LexisNexis helps life insurers search for missing beneficiaries
If you get an official-looking envelope containing a letter from MarketSphere Unclaimed Property, don't throw it away. No, you didn't win $10 million from Publishers Clearing House, but you could be the beneficiary of a deceased relative's life insurance policy.
MarketSphere is teaming up with LexisNexis, one of the largest providers of public data, to assist life insurance companies in finding the beneficiaries of billions of unclaimed dollars. This will also help the insurers stay out of trouble with state attorneys general, as well as insurance commissioners.
Life insurance companies have been atop insurance regulators' hit lists since last year, when Florida, New York and California officials said that many life insurance companies were not trying to track down the beneficiaries who stood to collect when a policyholder died. According to Florida Insurance Commissioner Kevin McCarty, the amount insurers owe is at least $1 billion and could be "several billion dollars."
'Death Master' shuts the door
Probes by some states have found that insurers don't make a real effort to find life insurance beneficiaries. Instead, beneficiaries have to find lost life insurance policies on their own.
Life insurers often failed to use the Social Security Administration's Death Master File to find out which policyholders had died so that beneficiaries could be notified. Death Master contains information for about 95 percent of Americans who died during the last 75 years, including birth dates, ZIP codes and Social Security numbers. Regulators have ordered life insurers to use Death Master to make sure they pay claims, or face class action lawsuits if they don't.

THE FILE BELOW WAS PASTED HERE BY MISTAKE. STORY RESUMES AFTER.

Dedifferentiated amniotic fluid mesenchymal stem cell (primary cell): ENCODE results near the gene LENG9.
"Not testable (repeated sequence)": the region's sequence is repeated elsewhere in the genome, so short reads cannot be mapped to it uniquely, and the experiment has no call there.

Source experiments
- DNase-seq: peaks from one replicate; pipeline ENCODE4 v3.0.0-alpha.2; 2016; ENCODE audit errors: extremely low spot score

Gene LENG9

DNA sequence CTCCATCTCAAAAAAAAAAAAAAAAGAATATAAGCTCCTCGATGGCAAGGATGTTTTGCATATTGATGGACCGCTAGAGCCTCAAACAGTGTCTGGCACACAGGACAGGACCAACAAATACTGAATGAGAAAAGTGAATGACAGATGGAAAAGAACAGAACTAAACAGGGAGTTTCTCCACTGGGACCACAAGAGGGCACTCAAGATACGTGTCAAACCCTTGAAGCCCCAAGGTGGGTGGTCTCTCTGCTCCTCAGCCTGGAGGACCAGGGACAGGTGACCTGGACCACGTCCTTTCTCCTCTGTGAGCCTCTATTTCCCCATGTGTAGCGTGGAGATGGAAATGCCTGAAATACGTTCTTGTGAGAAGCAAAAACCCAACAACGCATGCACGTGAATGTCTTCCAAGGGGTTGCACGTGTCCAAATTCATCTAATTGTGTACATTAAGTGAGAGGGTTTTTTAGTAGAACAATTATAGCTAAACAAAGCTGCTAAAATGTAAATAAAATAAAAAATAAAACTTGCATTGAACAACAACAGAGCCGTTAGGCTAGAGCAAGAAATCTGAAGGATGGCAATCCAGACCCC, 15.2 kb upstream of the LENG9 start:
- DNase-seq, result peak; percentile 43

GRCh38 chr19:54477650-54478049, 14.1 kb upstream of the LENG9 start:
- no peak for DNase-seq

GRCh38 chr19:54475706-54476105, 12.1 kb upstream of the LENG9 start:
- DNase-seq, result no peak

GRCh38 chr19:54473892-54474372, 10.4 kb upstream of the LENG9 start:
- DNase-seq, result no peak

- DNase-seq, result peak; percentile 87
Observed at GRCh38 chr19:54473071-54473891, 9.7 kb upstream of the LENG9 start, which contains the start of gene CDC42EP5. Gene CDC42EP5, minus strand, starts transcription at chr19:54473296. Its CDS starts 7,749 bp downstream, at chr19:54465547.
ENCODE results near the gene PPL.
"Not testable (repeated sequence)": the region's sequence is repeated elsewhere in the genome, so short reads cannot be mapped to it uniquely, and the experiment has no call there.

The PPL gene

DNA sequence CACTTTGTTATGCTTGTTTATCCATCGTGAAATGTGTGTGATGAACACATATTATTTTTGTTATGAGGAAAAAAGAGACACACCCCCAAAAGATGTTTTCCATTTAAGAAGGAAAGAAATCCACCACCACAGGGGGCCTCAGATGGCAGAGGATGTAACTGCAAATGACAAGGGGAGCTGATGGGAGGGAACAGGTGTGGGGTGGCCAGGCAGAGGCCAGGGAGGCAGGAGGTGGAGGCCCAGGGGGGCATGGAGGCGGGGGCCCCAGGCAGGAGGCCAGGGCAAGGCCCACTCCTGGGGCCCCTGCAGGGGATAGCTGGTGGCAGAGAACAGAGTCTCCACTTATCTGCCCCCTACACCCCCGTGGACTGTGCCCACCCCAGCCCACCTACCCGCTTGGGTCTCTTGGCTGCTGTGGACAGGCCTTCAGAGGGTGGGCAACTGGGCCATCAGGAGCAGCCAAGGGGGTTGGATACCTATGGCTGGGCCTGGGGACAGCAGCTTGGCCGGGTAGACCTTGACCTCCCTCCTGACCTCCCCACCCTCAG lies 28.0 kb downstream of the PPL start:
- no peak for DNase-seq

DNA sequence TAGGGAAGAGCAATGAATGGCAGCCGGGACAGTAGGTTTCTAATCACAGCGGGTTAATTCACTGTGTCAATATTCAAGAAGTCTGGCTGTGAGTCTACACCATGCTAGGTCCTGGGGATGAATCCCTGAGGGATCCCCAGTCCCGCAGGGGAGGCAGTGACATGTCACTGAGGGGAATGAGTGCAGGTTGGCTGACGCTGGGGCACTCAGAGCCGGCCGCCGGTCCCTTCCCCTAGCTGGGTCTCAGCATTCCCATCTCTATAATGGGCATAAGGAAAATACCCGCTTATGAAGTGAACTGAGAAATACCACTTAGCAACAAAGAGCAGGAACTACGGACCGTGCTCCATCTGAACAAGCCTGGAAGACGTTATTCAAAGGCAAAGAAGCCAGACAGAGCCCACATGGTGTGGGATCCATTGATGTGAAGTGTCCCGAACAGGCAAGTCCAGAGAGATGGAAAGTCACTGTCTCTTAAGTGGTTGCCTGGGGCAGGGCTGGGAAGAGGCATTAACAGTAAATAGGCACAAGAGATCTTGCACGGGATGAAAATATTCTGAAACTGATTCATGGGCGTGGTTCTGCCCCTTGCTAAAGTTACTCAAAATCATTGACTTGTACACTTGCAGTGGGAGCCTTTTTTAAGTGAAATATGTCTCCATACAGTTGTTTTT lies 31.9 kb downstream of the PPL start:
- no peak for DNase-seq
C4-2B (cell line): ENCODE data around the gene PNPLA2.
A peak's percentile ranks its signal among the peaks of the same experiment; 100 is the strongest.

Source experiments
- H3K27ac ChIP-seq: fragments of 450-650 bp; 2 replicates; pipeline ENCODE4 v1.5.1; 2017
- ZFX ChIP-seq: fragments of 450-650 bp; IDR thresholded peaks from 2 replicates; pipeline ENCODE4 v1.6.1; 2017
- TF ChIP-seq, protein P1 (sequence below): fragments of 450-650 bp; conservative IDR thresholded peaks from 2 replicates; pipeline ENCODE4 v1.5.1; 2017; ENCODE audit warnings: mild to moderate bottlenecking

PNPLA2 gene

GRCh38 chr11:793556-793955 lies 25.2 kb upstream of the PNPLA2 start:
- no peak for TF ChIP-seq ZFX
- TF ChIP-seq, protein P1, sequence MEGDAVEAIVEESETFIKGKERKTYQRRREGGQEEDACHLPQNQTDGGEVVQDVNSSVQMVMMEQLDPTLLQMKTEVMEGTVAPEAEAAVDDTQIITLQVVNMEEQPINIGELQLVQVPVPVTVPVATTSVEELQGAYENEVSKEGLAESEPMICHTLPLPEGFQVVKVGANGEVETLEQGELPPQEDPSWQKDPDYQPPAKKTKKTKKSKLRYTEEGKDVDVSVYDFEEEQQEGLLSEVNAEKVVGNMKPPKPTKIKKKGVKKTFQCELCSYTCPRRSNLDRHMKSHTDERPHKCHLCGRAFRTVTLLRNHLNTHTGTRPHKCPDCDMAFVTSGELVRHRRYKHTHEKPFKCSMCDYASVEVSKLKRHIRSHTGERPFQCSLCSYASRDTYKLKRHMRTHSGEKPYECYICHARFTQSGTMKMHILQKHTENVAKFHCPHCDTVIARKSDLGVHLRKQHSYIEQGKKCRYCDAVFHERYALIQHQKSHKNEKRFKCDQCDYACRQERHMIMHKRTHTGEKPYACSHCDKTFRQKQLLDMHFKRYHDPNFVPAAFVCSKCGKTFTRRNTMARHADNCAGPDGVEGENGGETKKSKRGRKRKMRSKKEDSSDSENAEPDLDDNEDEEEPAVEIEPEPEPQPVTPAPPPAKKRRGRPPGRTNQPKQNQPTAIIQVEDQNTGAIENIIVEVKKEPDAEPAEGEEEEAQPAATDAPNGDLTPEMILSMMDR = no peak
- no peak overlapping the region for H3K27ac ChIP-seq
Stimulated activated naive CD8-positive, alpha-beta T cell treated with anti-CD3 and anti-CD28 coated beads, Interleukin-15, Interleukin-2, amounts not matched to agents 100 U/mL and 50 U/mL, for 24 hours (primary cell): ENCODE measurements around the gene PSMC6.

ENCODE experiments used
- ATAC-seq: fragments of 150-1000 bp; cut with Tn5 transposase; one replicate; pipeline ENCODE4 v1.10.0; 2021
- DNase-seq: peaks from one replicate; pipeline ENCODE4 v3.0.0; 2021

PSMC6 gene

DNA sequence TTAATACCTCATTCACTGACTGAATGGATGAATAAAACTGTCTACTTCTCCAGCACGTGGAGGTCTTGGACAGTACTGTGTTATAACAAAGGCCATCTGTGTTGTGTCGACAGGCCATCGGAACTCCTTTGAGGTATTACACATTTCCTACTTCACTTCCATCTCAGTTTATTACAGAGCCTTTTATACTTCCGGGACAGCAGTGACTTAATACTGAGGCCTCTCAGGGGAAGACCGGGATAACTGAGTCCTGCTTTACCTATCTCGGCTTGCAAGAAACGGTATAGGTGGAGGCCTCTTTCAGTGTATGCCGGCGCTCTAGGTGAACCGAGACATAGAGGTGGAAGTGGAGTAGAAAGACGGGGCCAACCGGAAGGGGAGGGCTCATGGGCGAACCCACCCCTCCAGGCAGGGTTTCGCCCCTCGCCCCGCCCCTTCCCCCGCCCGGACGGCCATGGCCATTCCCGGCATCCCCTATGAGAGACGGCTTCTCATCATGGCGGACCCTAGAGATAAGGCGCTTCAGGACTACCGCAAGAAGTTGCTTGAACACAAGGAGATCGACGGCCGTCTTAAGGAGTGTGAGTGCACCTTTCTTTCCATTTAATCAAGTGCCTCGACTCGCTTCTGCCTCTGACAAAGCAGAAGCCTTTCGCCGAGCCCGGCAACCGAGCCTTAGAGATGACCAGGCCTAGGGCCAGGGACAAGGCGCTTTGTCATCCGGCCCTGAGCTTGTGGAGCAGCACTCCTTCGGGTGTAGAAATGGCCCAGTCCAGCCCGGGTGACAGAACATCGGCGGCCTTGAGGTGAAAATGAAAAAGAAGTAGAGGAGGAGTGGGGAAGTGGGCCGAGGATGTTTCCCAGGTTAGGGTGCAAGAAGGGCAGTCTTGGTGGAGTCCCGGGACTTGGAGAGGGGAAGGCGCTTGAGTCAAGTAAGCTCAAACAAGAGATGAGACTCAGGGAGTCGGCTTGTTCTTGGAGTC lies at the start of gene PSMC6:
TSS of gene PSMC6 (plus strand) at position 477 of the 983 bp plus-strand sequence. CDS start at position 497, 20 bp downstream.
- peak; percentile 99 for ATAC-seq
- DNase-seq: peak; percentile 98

But last November, Social Security pulled the rug out from under this plan: The government announced that the Death Master File would no longer provide recent records of those who died. Administrators said criminals might be using the Social Security database to commit identity theft.
Filling the void
This void created an opportunity for LexisNexis Risk Solutions and MarketSphere. Elliot Wallace, LexisNexis vice president, says his company will obtain lists of policyholders from the insurers that subscribe to the LexisNexis/MarketSphere service, draw from more than 10,000 sources to determine those who've died, and then use its "linking" technology to identify beneficiaries by cross-referencing or doing a "relative search." MarketSphere will then send letters notifying the beneficiaries that they can claim what is owed.
While it won't rely solely on Death Master, LexisNexis will draw from the same sources, such as state databases. But unlike Death Master, which gave its information to anyone who paid, LexisNexis guards its database from scofflaws and takes precautions to make sure any insurance company using the service is a "real entity," says Wallace. "We want to protect the data we have."
This means that someone who wonders if he or she is a beneficiary can't contact LexisNexis or MarketSphere to find out if an insurer owes him or her money. Would-be beneficiaries can, however, go directly to an insurance company if they believe their relative bought a policy from that company, or pay for a records search by MIB Group.
Or, they can simply sit tight and wait for whichever letter gets to them first -- MarketSphere or Publishers Clearing House.
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